What is Restorative Justice?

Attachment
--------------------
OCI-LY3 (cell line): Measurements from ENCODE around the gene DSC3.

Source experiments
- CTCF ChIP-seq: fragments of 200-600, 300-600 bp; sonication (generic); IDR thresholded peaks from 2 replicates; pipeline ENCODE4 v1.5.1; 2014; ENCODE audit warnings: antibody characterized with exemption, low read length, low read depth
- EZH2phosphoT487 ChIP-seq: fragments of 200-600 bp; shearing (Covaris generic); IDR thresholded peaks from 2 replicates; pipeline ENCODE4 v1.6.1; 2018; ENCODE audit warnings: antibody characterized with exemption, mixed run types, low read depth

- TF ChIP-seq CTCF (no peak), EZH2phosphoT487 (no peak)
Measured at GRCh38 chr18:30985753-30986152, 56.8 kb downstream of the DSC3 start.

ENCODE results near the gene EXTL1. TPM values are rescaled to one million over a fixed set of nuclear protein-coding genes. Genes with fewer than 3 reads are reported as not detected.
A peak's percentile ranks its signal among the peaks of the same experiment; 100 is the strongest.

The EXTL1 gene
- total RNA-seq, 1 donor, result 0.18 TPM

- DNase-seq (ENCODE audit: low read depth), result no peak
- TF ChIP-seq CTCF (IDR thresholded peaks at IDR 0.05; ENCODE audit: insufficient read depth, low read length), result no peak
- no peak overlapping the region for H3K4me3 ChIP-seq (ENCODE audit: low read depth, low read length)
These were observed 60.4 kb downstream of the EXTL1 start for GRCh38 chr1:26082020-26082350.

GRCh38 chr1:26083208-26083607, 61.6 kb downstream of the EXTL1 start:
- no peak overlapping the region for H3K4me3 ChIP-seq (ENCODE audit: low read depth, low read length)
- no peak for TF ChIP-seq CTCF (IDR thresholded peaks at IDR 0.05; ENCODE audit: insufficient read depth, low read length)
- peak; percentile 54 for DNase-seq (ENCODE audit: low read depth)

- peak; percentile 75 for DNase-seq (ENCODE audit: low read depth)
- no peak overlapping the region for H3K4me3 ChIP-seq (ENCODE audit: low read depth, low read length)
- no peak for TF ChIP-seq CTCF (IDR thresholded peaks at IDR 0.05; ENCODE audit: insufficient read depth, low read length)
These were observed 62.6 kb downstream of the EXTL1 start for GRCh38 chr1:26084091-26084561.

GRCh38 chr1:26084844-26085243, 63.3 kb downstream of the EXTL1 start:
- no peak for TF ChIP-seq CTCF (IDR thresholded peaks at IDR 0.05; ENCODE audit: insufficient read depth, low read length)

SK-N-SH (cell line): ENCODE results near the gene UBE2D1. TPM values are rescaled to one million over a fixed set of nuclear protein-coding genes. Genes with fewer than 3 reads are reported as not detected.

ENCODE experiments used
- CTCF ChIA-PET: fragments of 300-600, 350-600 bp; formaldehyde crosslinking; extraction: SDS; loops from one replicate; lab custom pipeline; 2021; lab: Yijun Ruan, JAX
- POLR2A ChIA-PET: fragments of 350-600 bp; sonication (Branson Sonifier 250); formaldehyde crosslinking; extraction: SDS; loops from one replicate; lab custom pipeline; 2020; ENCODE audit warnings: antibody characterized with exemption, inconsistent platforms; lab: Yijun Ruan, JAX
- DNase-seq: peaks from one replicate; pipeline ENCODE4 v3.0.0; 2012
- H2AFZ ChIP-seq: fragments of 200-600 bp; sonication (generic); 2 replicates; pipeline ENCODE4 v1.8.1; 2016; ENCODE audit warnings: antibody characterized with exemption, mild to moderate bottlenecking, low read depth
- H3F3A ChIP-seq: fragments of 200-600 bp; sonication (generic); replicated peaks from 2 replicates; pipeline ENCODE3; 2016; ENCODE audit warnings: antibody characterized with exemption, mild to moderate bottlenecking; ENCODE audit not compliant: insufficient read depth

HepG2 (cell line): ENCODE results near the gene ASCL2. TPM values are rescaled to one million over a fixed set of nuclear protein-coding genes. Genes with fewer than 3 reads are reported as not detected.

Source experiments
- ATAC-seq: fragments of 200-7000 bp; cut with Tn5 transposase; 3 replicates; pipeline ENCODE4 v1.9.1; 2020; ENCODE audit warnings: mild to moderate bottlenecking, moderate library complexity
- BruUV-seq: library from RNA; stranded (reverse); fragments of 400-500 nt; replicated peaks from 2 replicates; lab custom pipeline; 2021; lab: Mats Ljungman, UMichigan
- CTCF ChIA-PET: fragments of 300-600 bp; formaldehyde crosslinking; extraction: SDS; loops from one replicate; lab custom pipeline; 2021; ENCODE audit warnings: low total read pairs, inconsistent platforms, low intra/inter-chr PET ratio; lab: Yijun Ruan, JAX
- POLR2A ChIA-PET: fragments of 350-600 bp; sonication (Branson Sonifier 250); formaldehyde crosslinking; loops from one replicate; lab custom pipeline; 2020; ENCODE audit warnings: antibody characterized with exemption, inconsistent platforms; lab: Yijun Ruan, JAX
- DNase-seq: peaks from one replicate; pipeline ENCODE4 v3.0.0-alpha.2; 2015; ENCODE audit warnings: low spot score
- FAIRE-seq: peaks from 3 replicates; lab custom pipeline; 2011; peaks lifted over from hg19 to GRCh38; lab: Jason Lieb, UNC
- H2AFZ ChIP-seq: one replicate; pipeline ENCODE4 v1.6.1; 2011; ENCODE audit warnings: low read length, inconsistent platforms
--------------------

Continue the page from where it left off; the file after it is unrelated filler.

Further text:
Restorative Justice is a movement and set of practices that stands as an alternative to retributive justice. Rather than emphasizing punishment and separation of the offender from society, Restorative Justice centers those who have been harmed by violence or other forms of crime. Restorative Justice is not a panacea, nor is it always an appropriate choice for all acts that create harm. However, a growing body of research is pointing to its usefulness in reducing recidivism and creating far more satisfaction with the justice process, both for those who have been harmed, and by those who have perpetrated harm. The burgeoning interest in restorative justice occurs at a time when U.S. practices of justice are under scrutiny. We have extraordinarily high rates of incarceration, and a system that is demonstrably inequitable to people of color. This awareness of a broken system is galvanizing an interest in searching for a more equitable and effective approach to justice. The dominant approach of retributive justice seems to create a system where those who are harmed by crime have little voice in shaping a just response. We feel that punishments and sentences do little to promote accountability or the reclamation of identity, but assuredly contribute to the fracturing of communities. Restorative Justice practices offer a partial response to these dilemmas.